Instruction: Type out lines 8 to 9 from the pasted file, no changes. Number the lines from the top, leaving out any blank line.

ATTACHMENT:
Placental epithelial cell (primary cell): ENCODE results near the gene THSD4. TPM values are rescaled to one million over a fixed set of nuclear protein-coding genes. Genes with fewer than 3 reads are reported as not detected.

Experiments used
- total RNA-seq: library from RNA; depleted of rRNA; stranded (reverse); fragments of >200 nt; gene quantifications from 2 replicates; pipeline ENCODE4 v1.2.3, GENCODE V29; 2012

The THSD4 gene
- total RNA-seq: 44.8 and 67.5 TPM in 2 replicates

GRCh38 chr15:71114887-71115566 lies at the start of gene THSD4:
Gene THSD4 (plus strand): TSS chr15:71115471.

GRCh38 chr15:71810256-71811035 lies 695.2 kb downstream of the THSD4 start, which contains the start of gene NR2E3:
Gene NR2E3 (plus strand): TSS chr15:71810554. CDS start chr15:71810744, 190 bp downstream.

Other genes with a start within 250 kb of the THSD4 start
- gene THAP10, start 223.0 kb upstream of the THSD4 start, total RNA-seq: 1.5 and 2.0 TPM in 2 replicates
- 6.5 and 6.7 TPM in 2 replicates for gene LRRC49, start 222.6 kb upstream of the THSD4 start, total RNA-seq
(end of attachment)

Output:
GRCh38 chr15:71810256-71811035 lies 695.2 kb downstream of the THSD4 start, which contains the start of gene NR2E3:
Gene NR2E3 (plus strand): TSS chr15:71810554. CDS start chr15:71810744, 190 bp downstream.